Modernism (Context #3)
The third reason (context) motivating a radical formulation of education reform is the "revolutions" that are a primary manifestation of the emergence of electracy. Electracy dates historically from the beginning of the industrial revolution in England, and includes the political revolution in France that brought the bourgeoisie to power (capitalism), and the revolution in representation transforming every discipline and order of knowledge. An overview history of modernism such as the one by William R. Everdell, The First Moderns: Profiles in the Origins of Twentieth-Century Thought, includes such chapters as: "Georg Cantor, Richard Dedekind, and Gottlob Frege: What Is a Number, 1872-1883;" "Georges Seurat: Divisionism, Cloisonnism, and Chronophotography, 1885;" "Santiago Ramón y Cajal: The Atoms of Brain, 1889;" "Valeriano Weyler y Nicolau: Inventing the Concentration Camp, 1896;" "Sigmund Freud: Time Repressed and Ever-Present;" "Hugo de Vries and Max Planck: The Gene and the Quantum, 1900;" "Bertrand Russell and Edmund Husserl: Phenomenology, Number, and the Fall of Logic, 1901;" "Edwin S. Porter: Parts at Sixteen per Second, 1903;" and numerous others (22 chapters), including on figures representing all the arts (Rimbaud, Picasso, Stravinsky and the like).
The unifying principle shared by all the domains in this revolution is a shift away from a metaphysics of substance (the basis of literacy) to one of relations: not reference to "things," but systems of "differences." "Representation" as a correlation and correspondence of a signifying order with a pre-existent reality is set aside ("obsoleted" McLuhan would say), and replaced with a reflexive review of "pure" system--the formal rules of logic or signification of the domain itself as an "artificial" construction or discourse. The break with "realism" or the constraints of verisimilitude (cultural assumptions, commonsense appearance) did not happen easily, of course (hence the association with "revolution"). A prototype in the sciences might be the invention of negative numbers (and even their square roots), which were "impossible" in the pre-modern paradigm of mathematics, but once introduced provisionally to work with problems resisting all other attempts at solution, they revealed the functional autonomy of the system.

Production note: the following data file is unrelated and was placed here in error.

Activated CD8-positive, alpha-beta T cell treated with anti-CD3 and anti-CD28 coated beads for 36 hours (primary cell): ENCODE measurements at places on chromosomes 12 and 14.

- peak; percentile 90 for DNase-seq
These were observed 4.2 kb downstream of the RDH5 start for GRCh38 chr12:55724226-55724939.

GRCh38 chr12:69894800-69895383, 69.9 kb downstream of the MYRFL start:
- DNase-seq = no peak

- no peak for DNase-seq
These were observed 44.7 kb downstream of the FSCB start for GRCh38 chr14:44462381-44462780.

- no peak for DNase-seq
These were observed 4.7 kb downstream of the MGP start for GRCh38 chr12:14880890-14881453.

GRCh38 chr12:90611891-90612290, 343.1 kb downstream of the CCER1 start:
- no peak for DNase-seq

Meanwhile, in Paris, a new space opened up that came to play the same role for electracy that the Academy in Athens played for literacy. That space was dubbed "bohemia," forming on the outskirts of the city proper, a liminal zone, inhabited by what Marx called the Lumpenproletariat, a mix of workers, the poor, students, artists, criminals, misfits of all sorts. Montmartre became the center of this scene, opening cabarets serving all the pleasures (vices) in the context of the new city form (wine, women, and song). The entertainment economy of the cabarets hosted the creation of avant-garde innovations in the arts, the break with the dominant traditions inherited from the Renaissance, culminating in Dadaism (in World War I Zurich). This fundamental historical analogy needs to be unpacked at length and in detail, of course, to develop the full potential of the Parisian cabaret (such as le Chat Noir, or the Lapin Agile) as the "academy" within which was invented the metaphysics (the logic, the operating system) of the emerging digital apparatus.